Cape Town - The Public Investment Corporation (PIC) has again hit back at criticism of its recent R5bn loan to Eskom, saying if it did not extend the loan the power utility risked a default that would have "collapsed the domestic economy".
The PIC, which manages the assets of state pensioners via the Government Employees Pension Fund (GEPF), came in for criticism from trade unions earlier in the month over whether the loan was a solid investment.
On Tuesday the PIC said in a statement that "false, misleading information continues to be presented to the media and into the public domain" around the loan.
"This creates unnecessary anxiety amongst pensioners, GEPF members and their dependents, and public sector employees about potential risks to their pensionable savings and benefits," it said.
It noted that the loan had to be repaid within a month, was backed by a state guarantee and would earn the PIC "above the benchmark" interest rates.
The statement added that the GEPF was a defined benefit fund, which means it is guaranteed by the government.
'Best interest of the South African economy'
The PIC argued it was in the interests of all South Africans that that the loan to the cash-strapped power utility was extended, despite criticism from trade unions including The Public Service Association.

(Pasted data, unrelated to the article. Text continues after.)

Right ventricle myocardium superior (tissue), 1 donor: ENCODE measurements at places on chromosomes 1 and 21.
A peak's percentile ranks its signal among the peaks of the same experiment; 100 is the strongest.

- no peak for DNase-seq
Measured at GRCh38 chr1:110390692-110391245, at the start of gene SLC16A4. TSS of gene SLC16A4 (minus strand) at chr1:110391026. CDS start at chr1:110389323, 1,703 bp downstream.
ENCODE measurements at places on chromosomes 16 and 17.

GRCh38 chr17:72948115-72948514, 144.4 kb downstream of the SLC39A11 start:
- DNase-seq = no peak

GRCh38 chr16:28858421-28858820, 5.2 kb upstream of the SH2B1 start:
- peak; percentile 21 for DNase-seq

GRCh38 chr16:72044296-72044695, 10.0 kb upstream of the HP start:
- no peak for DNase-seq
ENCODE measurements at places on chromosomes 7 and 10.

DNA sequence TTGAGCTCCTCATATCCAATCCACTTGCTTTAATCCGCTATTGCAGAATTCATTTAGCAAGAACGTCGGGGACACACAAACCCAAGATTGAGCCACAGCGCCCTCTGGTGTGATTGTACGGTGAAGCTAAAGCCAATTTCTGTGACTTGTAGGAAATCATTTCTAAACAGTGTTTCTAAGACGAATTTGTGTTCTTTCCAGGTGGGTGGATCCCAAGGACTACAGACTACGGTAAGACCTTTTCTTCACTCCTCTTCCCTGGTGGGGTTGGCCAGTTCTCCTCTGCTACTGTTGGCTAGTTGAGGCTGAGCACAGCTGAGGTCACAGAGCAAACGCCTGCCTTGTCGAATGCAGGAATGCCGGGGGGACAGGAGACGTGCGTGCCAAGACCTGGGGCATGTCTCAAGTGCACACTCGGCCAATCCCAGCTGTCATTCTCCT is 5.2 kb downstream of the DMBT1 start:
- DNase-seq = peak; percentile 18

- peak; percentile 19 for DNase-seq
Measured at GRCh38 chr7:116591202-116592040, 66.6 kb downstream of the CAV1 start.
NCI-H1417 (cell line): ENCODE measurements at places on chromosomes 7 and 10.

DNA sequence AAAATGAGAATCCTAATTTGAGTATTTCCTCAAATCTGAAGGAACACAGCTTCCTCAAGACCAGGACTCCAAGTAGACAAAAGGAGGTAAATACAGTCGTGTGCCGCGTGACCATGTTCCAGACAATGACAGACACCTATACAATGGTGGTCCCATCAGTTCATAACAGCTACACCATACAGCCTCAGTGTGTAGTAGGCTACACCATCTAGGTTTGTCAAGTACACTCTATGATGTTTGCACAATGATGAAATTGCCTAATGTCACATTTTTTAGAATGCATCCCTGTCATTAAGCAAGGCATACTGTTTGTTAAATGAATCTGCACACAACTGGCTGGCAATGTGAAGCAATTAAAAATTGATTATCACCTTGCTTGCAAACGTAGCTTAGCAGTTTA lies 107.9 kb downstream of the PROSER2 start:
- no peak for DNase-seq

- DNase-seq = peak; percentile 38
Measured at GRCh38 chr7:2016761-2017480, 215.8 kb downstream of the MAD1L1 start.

"When the PIC board approved the bridging finance to Eskom, it took into account the best interest of the South African economy, the interests of its clients and the fact that the PIC was acting in accordance with the GEPF investment mandate," it said.
Without this investment, Eskom would have been unable to service its debt which would have led to a default and the breaking of its debt covenants with financial institutions during the first week of February 2018. This would have resulted in a cross default of all government obligations with catastrophic consequences that would have collapsed the domestic economy."
Eskom will have to pay back the loan, plus interest in early March.
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